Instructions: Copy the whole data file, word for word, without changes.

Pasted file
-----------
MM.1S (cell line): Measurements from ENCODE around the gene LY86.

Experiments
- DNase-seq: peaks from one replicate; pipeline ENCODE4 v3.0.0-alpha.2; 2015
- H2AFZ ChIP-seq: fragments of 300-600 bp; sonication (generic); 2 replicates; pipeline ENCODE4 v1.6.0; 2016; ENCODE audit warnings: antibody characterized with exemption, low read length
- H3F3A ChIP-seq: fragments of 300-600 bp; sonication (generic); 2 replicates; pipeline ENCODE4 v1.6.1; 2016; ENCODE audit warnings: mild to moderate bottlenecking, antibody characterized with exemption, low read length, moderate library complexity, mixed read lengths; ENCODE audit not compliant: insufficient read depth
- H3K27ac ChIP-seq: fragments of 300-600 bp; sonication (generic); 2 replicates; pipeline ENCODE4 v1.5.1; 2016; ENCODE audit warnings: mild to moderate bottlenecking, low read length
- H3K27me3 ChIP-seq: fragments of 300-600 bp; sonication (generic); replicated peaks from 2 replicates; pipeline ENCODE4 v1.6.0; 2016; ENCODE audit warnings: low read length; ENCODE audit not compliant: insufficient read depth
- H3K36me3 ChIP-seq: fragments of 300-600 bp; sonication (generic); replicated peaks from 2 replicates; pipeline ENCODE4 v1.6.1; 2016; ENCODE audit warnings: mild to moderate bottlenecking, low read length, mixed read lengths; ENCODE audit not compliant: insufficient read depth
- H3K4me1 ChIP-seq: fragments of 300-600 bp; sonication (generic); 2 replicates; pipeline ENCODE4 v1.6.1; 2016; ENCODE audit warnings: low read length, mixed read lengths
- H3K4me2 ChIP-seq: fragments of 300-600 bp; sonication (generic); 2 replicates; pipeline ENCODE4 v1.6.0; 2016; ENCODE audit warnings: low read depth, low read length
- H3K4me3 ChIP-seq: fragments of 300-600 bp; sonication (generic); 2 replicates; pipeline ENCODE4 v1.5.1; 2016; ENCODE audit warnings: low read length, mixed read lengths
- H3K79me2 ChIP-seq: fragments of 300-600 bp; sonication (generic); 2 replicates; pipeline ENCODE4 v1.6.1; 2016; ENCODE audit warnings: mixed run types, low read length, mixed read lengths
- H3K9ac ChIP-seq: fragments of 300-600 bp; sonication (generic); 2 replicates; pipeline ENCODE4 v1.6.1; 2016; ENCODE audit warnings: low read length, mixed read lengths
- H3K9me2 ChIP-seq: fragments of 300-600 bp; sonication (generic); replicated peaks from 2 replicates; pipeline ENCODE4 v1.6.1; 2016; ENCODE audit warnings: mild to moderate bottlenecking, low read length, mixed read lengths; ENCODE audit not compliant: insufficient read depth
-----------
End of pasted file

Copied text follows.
MM.1S (cell line): Measurements from ENCODE around the gene LY86.

Experiments
- DNase-seq: peaks from one replicate; pipeline ENCODE4 v3.0.0-alpha.2; 2015
- H2AFZ ChIP-seq: fragments of 300-600 bp; sonication (generic); 2 replicates; pipeline ENCODE4 v1.6.0; 2016; ENCODE audit warnings: antibody characterized with exemption, low read length
- H3F3A ChIP-seq: fragments of 300-600 bp; sonication (generic); 2 replicates; pipeline ENCODE4 v1.6.1; 2016; ENCODE audit warnings: mild to moderate bottlenecking, antibody characterized with exemption, low read length, moderate library complexity, mixed read lengths; ENCODE audit not compliant: insufficient read depth
- H3K27ac ChIP-seq: fragments of 300-600 bp; sonication (generic); 2 replicates; pipeline ENCODE4 v1.5.1; 2016; ENCODE audit warnings: mild to moderate bottlenecking, low read length
- H3K27me3 ChIP-seq: fragments of 300-600 bp; sonication (generic); replicated peaks from 2 replicates; pipeline ENCODE4 v1.6.0; 2016; ENCODE audit warnings: low read length; ENCODE audit not compliant: insufficient read depth
- H3K36me3 ChIP-seq: fragments of 300-600 bp; sonication (generic); replicated peaks from 2 replicates; pipeline ENCODE4 v1.6.1; 2016; ENCODE audit warnings: mild to moderate bottlenecking, low read length, mixed read lengths; ENCODE audit not compliant: insufficient read depth
- H3K4me1 ChIP-seq: fragments of 300-600 bp; sonication (generic); 2 replicates; pipeline ENCODE4 v1.6.1; 2016; ENCODE audit warnings: low read length, mixed read lengths
- H3K4me2 ChIP-seq: fragments of 300-600 bp; sonication (generic); 2 replicates; pipeline ENCODE4 v1.6.0; 2016; ENCODE audit warnings: low read depth, low read length
- H3K4me3 ChIP-seq: fragments of 300-600 bp; sonication (generic); 2 replicates; pipeline ENCODE4 v1.5.1; 2016; ENCODE audit warnings: low read length, mixed read lengths
- H3K79me2 ChIP-seq: fragments of 300-600 bp; sonication (generic); 2 replicates; pipeline ENCODE4 v1.6.1; 2016; ENCODE audit warnings: mixed run types, low read length, mixed read lengths
- H3K9ac ChIP-seq: fragments of 300-600 bp; sonication (generic); 2 replicates; pipeline ENCODE4 v1.6.1; 2016; ENCODE audit warnings: low read length, mixed read lengths
- H3K9me2 ChIP-seq: fragments of 300-600 bp; sonication (generic); replicated peaks from 2 replicates; pipeline ENCODE4 v1.6.1; 2016; ENCODE audit warnings: mild to moderate bottlenecking, low read length, mixed read lengths; ENCODE audit not compliant: insufficient read depth